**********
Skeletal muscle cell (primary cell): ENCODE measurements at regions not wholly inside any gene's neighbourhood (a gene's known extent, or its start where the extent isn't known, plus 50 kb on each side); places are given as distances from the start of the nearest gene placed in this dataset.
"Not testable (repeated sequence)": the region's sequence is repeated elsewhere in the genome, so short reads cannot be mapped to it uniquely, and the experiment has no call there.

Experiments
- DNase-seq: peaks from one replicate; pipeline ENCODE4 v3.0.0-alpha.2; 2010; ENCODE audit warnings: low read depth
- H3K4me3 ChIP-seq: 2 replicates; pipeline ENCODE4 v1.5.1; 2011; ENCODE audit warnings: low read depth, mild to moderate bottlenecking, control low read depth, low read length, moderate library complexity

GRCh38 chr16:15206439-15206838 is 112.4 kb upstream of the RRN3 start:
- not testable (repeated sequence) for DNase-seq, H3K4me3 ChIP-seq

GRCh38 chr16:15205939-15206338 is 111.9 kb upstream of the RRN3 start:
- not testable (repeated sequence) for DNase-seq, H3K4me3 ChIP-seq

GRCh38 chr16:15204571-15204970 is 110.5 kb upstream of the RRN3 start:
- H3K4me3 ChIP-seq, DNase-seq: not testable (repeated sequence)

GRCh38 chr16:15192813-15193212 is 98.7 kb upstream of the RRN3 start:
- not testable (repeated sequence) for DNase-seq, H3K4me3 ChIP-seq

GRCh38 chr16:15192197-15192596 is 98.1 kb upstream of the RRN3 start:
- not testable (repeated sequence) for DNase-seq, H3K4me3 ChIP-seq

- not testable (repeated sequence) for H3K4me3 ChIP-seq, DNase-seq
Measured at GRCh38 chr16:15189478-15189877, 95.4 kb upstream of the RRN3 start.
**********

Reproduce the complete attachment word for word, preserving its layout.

Skeletal muscle cell (primary cell): ENCODE measurements at regions not wholly inside any gene's neighbourhood (a gene's known extent, or its start where the extent isn't known, plus 50 kb on each side); places are given as distances from the start of the nearest gene placed in this dataset.
"Not testable (repeated sequence)": the region's sequence is repeated elsewhere in the genome, so short reads cannot be mapped to it uniquely, and the experiment has no call there.

Experiments
- DNase-seq: peaks from one replicate; pipeline ENCODE4 v3.0.0-alpha.2; 2010; ENCODE audit warnings: low read depth
- H3K4me3 ChIP-seq: 2 replicates; pipeline ENCODE4 v1.5.1; 2011; ENCODE audit warnings: low read depth, mild to moderate bottlenecking, control low read depth, low read length, moderate library complexity

GRCh38 chr16:15206439-15206838 is 112.4 kb upstream of the RRN3 start:
- not testable (repeated sequence) for DNase-seq, H3K4me3 ChIP-seq

GRCh38 chr16:15205939-15206338 is 111.9 kb upstream of the RRN3 start:
- not testable (repeated sequence) for DNase-seq, H3K4me3 ChIP-seq

GRCh38 chr16:15204571-15204970 is 110.5 kb upstream of the RRN3 start:
- H3K4me3 ChIP-seq, DNase-seq: not testable (repeated sequence)

GRCh38 chr16:15192813-15193212 is 98.7 kb upstream of the RRN3 start:
- not testable (repeated sequence) for DNase-seq, H3K4me3 ChIP-seq

GRCh38 chr16:15192197-15192596 is 98.1 kb upstream of the RRN3 start:
- not testable (repeated sequence) for DNase-seq, H3K4me3 ChIP-seq

- not testable (repeated sequence) for H3K4me3 ChIP-seq, DNase-seq
Measured at GRCh38 chr16:15189478-15189877, 95.4 kb upstream of the RRN3 start.